Ryanair will be back flying in and out of Portugal from July 1.
News that the low-cost Irish airline will be picking up 40% of its regular flights from “most of its 80 bases across the continent” comes at the confusing moment when the UK has announced it will be imposing a two-week quarantine on passengers flying into the country from June.
How this could work for holidaymakers that decide to spend time this summer in Portugal is the ‘big question’. Partial answers however have been supplied by Italy.
Says Expresso this week, Italy is entering into agreement with various countries to ensure “no reciprocal quarantines”.
The UK, says the paper, has already made such an agreement with France.
Italy is seeking to forge one also with France, as well as with Germany and Spain. Thus it’s very possibly only a matter of time before Portugal establishes its own ‘safe flying protocols’ to support the national tourism sector.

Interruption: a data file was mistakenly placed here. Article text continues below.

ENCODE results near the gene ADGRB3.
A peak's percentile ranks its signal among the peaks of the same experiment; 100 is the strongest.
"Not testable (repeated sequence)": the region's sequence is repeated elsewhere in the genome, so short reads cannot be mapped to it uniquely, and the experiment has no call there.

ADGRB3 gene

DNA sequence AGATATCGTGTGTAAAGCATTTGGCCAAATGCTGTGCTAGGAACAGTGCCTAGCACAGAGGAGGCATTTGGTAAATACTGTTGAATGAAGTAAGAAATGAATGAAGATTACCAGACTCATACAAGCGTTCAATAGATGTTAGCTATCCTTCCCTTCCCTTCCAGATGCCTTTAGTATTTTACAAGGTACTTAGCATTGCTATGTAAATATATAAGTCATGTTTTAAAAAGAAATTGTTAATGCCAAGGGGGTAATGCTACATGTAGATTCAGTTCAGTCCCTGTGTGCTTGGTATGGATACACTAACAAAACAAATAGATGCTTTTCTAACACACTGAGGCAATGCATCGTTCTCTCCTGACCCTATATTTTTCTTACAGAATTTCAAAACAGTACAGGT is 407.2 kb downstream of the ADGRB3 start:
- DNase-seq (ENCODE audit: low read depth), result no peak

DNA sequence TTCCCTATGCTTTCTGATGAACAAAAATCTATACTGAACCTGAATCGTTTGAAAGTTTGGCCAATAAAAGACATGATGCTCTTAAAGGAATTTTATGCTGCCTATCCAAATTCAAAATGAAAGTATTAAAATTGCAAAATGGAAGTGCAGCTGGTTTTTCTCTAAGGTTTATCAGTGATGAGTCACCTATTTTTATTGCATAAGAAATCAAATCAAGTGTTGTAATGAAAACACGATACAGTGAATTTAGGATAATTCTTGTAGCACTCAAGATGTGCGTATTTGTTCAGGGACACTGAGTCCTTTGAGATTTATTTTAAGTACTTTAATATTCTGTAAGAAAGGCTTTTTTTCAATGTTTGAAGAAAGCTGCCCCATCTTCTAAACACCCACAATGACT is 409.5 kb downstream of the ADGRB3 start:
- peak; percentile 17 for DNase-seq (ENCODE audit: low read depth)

For now, what we know of Ryanair’s partial return to the skies is that it will come with all the necessary hygiene measures and restrictions, and require passengers to stay in their seats rather than queue for onboard lavatories.
Explain reports, people wishing to go to the lavatory while onboard, will have to inform cabin crew and wait to be ‘called’.
But beyond the kind of restrictions we are all becoming all too used to, flights do look like going forwards: with the 40% rising to 80% of normal schedules by September.
Yes, this is all dependent on no other hitches on the virus-front though more and more these days the consensus seems to be that “economies need to start reopening”. This virus will be with us for a long time, is the message, and we have to “learn to live with it”.
Said the airline’s CEO Eddie Wilson: “After four months, it is time to get Europe flying again so we can reunite friends and families, allow people to return to work, and allow economies that depend so much on tourism, like Spain, Portugal, Italy, Greece, France and others, to salvage what’s left of the tourist season”.
Wilson guarantees that Ryanair will work in “strict collaboration with health authorities to guarantee flights respect as much as possible measures to limit the propagation of Covid-19”.
Passengers’ temperatures are likely to be taken at the point of embarkation, and Michael O’Leary, CEO of the Ryanair Group, has conceded that planes will be carrying “fewer passengers than normal” stresses the Financial Times. Some weeks ago, O’Leary condemned the idea of flying planes at ⅔ capacity as “idiotic” (click here).